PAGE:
Your course on earth is run, Joseph William Lengyel, Jr., and it can be said: “Well done.”
Life began 6 Feb 1941 as part of a working family; 30 years from the day of birth of our 40th President. As with this great President, the faith that girded him in shaking the foundation of our Cold War adversary is the same faith that girded you and brought you to the service of our nation. That faith galvanized your life early when you lost your mother—a mother whose devotion to you was so deep that she insisted on being transported to your first communion on a stretcher so she could be part of that momentous day. She left you shortly thereafter. Your father remarried and gave you two brothers who became bonded to you as strongly as any biological brothers could have been. The years of your youth were filled with junior high football (earning you a screw in your arm from an injury), baseball and a prominent place in Westinghouse High School, Wilmerding, PA. As a senior, you were president of Student Council, on the yearbook staff, and received a Certificate of Merit from the National Merit Scholarship Qualifying Test.
The 1959 high school graduation summer was all too short as you entered West Point with the Class of 1963. Cadet days were full with the activities of a new life style and in preparation for your Army career. Four years of Corps Squad gymnastics on the parallel bars helped the team achieve the 1962 Eastern Intercollegiate championship. The foundation of your faith was nurtured and grew as a member, secretary and, later, president of the Cardinal Newman Forum. Interest in Academy publications found you on the staff of the Pointer and Howitzer until the duties of the First Class year necessitated resignation. Academic excellence was reflected in the wearing of stars for all but your Plebe year. Through it all, you always found time to tutor Cadets who were having academic difficulties. Classmates and the officer staff recognized your leadership qualities, and you were awarded the position of brigade adjutant. Cadet days came to a close, and you left the Academy as a new lieutenant, bound for the Officer Basic Course in your chosen branch, the Corps of Engineers.
Six years of service provided diversified engineering, construction, and management assignments in Alaska, Virginia, and South Viet Nam. Duties varied from bridge, military base, and air field construction to construction of air craft revetments and highway design for the country of Viet Nam. The Alaska assignment brought the added experience of the infamous 27 Mar 1964 earthquake. Graduate studies in transportation engineering at the Catholic University of America in Washington, DC, provided the expertise needed for many of these assignments. Your duties also included eight months as aide-de-camp to the commanding general, U.S. Army Alaska, and one year as director of military personnel at Ft. Belvoir, VA. Your military performance earned you numerous decorations to include two Bronze Star Medals, one for Valor, and three Army Commendation Medals, again, one for Valor.
Departure from the military brought you to the Pittsburgh-based Pullman Company as a project manager, involved in airport, railroad and traffic engineering for projects as diverse as the Las Vegas “Strip” and O’Hare International Airport. To further enhance your engineering skills, time was spent in achieving a master’s degree in environmental systems from the University of Pittsburgh.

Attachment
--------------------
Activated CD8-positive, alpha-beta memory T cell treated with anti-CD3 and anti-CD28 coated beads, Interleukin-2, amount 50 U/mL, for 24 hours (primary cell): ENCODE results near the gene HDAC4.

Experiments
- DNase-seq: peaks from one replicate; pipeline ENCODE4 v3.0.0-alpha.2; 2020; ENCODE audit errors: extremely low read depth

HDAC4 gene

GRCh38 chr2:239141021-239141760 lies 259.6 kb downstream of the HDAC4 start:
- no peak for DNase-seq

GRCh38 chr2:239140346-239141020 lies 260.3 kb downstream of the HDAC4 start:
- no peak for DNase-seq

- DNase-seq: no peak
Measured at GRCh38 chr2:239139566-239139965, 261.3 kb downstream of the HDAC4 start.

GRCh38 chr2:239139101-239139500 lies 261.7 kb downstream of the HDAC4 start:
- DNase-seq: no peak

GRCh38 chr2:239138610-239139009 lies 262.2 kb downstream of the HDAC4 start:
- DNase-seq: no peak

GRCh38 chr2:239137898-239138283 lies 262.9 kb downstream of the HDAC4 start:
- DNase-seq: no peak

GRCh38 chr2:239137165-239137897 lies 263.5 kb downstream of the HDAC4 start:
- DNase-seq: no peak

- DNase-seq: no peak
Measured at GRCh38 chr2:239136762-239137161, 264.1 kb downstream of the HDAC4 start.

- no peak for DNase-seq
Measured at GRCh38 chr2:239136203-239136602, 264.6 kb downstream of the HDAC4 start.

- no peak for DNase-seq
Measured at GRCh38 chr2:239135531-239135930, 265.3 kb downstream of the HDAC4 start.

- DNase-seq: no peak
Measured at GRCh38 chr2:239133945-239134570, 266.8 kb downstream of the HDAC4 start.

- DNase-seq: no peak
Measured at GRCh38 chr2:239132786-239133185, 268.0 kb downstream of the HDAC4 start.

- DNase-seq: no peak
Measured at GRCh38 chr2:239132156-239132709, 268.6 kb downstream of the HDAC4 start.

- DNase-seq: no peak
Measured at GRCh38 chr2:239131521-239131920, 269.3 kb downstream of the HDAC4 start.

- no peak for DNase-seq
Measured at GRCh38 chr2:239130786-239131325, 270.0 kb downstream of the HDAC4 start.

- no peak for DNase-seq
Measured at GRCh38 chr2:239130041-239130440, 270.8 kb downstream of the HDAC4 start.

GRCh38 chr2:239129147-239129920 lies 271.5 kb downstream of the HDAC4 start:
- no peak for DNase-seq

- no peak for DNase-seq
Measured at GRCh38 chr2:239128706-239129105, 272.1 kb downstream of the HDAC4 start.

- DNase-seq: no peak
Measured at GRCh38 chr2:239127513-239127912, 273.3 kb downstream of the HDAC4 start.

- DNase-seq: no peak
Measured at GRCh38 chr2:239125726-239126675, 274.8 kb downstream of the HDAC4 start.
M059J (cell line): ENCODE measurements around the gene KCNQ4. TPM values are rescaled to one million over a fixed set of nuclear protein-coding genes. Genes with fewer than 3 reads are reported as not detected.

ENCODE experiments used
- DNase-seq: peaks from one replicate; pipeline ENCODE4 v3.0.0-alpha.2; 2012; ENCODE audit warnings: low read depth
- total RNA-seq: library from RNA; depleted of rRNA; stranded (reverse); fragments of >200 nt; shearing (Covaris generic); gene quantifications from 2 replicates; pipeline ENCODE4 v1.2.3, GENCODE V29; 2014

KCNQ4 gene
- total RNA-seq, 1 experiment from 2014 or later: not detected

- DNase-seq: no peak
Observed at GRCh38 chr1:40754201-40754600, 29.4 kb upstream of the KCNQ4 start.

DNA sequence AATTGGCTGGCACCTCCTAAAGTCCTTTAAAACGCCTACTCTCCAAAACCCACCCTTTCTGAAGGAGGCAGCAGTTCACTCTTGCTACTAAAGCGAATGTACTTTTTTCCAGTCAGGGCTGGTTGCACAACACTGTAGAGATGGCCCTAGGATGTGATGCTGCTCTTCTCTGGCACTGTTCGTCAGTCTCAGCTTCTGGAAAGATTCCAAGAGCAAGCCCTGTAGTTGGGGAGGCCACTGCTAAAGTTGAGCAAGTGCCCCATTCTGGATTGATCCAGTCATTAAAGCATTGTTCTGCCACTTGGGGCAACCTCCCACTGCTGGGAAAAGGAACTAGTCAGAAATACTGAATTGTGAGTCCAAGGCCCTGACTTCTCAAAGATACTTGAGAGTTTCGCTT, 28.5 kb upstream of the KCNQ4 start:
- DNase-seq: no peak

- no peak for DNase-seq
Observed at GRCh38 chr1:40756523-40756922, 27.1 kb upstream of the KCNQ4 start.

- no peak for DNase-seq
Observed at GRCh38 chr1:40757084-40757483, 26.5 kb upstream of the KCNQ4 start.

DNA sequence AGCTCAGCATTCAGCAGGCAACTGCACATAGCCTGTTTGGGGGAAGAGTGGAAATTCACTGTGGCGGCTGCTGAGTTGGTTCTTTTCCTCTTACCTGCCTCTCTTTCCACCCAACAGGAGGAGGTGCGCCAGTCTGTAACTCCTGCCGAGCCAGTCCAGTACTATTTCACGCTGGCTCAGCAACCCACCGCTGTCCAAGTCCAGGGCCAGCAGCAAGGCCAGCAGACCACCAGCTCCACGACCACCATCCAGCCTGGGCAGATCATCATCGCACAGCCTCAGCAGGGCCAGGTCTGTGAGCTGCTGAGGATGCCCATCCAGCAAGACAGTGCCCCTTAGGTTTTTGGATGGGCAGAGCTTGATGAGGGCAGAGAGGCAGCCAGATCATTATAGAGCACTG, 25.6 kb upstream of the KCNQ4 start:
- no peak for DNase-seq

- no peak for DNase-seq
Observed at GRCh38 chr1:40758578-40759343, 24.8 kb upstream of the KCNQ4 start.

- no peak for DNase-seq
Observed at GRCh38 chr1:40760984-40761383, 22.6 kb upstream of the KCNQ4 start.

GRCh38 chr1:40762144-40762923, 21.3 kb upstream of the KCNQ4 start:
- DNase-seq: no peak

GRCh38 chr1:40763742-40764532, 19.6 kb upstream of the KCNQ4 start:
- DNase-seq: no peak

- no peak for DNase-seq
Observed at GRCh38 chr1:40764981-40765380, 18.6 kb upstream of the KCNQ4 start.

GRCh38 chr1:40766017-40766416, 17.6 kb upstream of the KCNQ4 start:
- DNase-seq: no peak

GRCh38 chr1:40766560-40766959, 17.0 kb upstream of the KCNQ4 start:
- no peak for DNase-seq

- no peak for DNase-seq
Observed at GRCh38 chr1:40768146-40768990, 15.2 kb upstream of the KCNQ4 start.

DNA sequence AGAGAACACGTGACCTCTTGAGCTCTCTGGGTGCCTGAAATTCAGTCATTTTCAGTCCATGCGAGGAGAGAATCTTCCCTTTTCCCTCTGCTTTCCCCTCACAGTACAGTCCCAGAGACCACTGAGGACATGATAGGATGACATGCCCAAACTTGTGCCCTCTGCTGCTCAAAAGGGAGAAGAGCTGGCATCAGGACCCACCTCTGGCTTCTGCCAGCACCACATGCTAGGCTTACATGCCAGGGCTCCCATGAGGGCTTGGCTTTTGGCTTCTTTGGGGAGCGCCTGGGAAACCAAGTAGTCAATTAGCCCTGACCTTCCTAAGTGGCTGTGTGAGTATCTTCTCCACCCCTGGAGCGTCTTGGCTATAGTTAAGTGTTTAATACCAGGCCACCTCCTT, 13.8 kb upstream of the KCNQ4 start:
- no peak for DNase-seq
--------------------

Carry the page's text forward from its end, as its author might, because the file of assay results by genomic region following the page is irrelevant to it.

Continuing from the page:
Following an earlier experience as an officer of Green International, Inc., you rejoined as vice president to direct important engineering projects in heavy industry. Much of your effort centered in the area of wastewater, water storage and distribution, and hydropower plants. Your span of influence included study, design, procurement management, and construction management activities for this firm’s clients.
Trimark Engineers, as manager of design engineering, allowed you to provide your skills to many very large and well-known national and international corporations. Your stay with them was short, as you expanded your influence by joining SE Technologies, Inc. which moved you solidly into the worldwide arena with PPG Industries as a client. More importantly, this position introduced you to the Allegheny County Sanitary Authority (ALCOSAN) which serves nearly one million people of the Pittsburgh, PA metropolitan area.
In 1993, you became the executive director of ALCOSAN. Your efforts in planning, staff training, and safety programs resulted in a twelve-year, $50 million public authority project. Dedication to the service of people was one of the most rewarding results of your life’s work, from which you felt the greatest personal achievement, satisfaction, and pride. It gave you a satisfaction that was the crescendo of your professional career, earning you the professionally coveted “Service to People” award from the American Society of Civil Engineers.
But there was another side to you, Joe; the side of a family man and friend. You were ever so proud of your four children, who still recall your love for German Shepherds and the fun they had when the basement was full of puppies. There was great pleasure for you in drinking a Michelob and mowing several acres of grass surrounding your home. The Steelers black and gold were simply a transition from the black, gold and gray, but the loyalty and enthusiasm were the same. Sitting at Little League games befriending parents or dining with a hobo or a prince, you made all people feel that they were the most important person in the world. It was said that you could make any negative into a positive. You could step on a man’s shoes and never “mess up” his shine.
Joe Lengyel, “Your time on earth is done.” You are missed by your family, friends, and profession. It can truly be said that you lived, served and died for West Point. Be thou at peace, Joe; be thou at peace.
—George Bentz ’63